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Wyoming republican governor candidate Taylor Haynes speaks during the second of two gubernatorial primary debates hosted by Wyoming PBS and Wyoming Public Media on Thursday, July 12, 2018, at the Wyoming National Guard Joint Forces Readiness Center in Cheyenne. Jacob Byk/Wyoming Tribune Eagle

LARAMIE – Wyoming officials are seeking a court ruling that would make Republican candidate for governor Taylor Haynes ineligible for the office.

Wyoming Secretary of State Ed Buchanan and Attorney General Peter Michael determined Haynes is not eligible to run for governor and the Republican candidate’s ranch home lies in Colorado.

Michael said in a court filing he can prove “by a preponderance of the evidence that Haynes has not resided in Wyoming for the constitutionally required period necessary to become governor.”

Haynes filed to run for governor as a Laramie resident and has dismissed accusations he lives in Colorado.

Michael and three other attorneys at his office signed off on a Friday court filing saying Haynes has lived in Colorado for at least some portion of the past five years and should be removed from the ballots. Michael wants a court ruling “ordering Dr. Taylor Haynes to withdraw from the race or otherwise cease his campaign.”

In a Saturday news release, Buchanan said the request for court intervention is not a decision “we’ve taken lightly, but it is undoubtedly a necessary step which will allow for this issue to be resolved for the protection of the election process, the voters, and for all candidates for governor in 2018 and in future elections.”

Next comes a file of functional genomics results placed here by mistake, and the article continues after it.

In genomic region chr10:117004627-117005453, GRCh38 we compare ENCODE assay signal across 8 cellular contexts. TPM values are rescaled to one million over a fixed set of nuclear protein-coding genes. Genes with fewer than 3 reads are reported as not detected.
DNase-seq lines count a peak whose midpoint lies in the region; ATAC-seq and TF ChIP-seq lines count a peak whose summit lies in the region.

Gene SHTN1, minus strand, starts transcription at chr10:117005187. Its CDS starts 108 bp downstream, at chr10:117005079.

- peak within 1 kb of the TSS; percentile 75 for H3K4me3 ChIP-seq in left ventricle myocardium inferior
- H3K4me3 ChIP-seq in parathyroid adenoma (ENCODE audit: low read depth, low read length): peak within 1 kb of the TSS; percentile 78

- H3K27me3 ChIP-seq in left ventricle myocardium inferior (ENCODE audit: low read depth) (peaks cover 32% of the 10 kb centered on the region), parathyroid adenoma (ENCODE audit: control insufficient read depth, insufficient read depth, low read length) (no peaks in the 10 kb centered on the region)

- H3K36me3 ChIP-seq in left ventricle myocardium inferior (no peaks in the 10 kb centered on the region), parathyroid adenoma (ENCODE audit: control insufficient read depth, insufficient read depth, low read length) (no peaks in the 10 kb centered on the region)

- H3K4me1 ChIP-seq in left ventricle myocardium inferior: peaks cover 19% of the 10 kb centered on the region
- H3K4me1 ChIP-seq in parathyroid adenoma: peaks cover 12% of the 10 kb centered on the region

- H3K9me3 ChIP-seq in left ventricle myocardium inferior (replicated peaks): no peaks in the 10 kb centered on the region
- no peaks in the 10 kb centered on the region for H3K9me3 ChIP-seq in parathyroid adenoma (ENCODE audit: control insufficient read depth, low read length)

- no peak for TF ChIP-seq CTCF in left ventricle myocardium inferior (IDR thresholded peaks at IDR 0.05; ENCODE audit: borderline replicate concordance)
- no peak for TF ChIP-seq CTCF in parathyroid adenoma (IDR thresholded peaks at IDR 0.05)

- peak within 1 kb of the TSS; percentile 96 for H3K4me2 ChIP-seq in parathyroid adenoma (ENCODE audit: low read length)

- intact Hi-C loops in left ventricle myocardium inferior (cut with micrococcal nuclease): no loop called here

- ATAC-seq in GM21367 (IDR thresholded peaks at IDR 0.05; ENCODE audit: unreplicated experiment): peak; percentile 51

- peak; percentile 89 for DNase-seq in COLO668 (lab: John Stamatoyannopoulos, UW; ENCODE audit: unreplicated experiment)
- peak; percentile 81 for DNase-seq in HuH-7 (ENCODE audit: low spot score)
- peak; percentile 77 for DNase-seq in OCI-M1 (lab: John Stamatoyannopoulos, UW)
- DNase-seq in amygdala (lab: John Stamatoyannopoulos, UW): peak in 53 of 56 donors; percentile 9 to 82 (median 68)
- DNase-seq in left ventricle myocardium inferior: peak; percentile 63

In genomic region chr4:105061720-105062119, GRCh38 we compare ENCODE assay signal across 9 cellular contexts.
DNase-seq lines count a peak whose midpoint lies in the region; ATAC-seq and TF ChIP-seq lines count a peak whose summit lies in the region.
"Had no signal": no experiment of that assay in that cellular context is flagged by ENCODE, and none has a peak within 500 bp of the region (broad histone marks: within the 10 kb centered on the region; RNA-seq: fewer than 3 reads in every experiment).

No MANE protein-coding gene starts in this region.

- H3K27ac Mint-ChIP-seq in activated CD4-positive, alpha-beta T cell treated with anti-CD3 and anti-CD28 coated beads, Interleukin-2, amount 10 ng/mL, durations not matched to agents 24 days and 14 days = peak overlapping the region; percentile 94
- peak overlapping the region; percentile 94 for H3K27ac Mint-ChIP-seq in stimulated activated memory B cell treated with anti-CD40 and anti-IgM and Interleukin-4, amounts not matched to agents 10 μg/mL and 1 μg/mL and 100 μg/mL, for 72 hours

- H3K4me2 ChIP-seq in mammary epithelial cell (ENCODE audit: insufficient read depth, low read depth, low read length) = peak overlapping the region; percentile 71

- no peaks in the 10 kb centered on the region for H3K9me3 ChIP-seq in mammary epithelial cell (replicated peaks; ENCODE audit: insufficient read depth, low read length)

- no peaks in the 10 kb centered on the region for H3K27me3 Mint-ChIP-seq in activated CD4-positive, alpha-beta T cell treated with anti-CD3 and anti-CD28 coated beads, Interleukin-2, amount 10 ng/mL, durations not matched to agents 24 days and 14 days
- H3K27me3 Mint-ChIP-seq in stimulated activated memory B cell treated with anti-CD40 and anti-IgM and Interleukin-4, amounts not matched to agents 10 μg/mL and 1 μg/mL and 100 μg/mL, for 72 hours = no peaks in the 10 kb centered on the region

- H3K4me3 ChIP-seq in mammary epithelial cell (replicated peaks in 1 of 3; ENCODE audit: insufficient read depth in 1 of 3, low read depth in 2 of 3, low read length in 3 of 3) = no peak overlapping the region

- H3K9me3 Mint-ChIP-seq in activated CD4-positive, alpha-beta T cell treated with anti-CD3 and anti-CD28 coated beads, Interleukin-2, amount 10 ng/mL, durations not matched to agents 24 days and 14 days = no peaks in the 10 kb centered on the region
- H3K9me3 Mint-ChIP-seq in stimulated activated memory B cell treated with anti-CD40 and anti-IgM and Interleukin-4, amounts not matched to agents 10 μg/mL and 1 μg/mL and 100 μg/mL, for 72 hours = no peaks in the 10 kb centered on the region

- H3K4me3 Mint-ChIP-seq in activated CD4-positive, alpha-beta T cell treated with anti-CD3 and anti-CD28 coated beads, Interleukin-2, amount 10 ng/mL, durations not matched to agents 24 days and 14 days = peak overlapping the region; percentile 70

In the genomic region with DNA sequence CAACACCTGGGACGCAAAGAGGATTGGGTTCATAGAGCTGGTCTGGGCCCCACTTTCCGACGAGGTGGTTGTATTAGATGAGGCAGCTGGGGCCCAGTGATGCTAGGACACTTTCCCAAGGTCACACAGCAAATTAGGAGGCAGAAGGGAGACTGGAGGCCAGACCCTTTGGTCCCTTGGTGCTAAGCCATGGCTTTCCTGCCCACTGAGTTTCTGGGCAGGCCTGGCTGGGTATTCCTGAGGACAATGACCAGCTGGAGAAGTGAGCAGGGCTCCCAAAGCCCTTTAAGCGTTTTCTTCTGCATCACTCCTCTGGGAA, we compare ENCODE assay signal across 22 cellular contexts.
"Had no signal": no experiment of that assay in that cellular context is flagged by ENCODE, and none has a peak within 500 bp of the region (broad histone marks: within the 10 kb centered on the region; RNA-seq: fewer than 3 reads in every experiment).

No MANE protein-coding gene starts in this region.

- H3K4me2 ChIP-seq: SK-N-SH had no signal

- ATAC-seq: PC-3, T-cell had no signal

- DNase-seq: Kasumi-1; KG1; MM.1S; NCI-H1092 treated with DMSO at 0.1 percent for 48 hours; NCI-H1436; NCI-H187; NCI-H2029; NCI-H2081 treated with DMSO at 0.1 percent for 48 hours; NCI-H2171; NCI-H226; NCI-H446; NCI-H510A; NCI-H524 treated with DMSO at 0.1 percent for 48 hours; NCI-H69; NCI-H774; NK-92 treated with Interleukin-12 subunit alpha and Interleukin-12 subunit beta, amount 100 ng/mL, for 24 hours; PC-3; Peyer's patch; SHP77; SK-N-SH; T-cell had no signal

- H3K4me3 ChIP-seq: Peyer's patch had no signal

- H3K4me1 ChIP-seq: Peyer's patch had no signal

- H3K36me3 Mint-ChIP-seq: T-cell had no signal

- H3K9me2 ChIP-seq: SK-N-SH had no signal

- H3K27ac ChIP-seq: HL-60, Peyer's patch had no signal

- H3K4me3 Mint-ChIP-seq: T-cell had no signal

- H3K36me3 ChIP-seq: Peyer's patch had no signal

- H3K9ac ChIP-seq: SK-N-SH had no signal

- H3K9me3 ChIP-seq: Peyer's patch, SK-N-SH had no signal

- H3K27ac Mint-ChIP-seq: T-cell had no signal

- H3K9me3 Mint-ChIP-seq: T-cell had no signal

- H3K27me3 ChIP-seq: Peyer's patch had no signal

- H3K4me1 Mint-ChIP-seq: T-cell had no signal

The state’s primary election is scheduled for Aug. 21, and Michael has asked for an expedited court hearing.

Buchanan said “the review of this issue by the Attorney General, in cooperation with my office, has been thorough, timely, and included communication with Dr. Haynes.”

The Wyoming Constitution requires gubernatorial candidates to have resided five years preceding the next election within the state.

In 2014, Haynes registered to vote while identifying himself as living at 795 Bull Mountain Road in southern Albany County.

That address is the location of Haynes’ ranch, Thunderbasin Land Livestock & Investment, which straddles the Wyoming-Colorado border.

However, the ranch’s residential buildings are located on the Colorado parcel, and Haynes changed his voter registration after Albany County Clerk Jackie Gonzales informed him March 6, 2015, that the Bull Mountain Road residence was in Colorado, not Wyoming.

Based on two sworn statements from Haynes, Michael has determined the candidate must have lived in Colorado from at least Nov. 4, 2014, to July 6, 2015.

That means Haynes is ineligible to run for governor, regardless of whether he still lives on his ranch bordering Wyoming and Colorado.

A Friday news release from Haynes suggests he still does live at that ranch, which he argued should still qualify as a Wyoming residence.

“The contract for deed and the title for the ranch, including the residence, have a Wyoming address,” Haynes said in the release. “All licenses, including driver’s licenses and license plates, taxes, utilities, registrations, fees, etc., are paid to Wyoming. There is no Colorado address in existence for the ranch and no road access to Colorado.”

In her 2015 letter disqualifying Haynes as a Wyoming voter, Gonzales said the Haynes ranch is considered a Wyoming address by the U.S. Post Office only “due to the proximity of Laramie.”

“You are eligible to have mail delivered to you as a courtesy despite the fact that your property is in Colorado,” Gonzales told Haynes.

With only a month to go before the primary election on Aug. 21 and early voting already underway, it was unclear Saturday what will happen with ballots. Secretary of State spokesman Will Dinneen said the office will be waiting on the court’s ruling before proceeding with any changes to the ballot.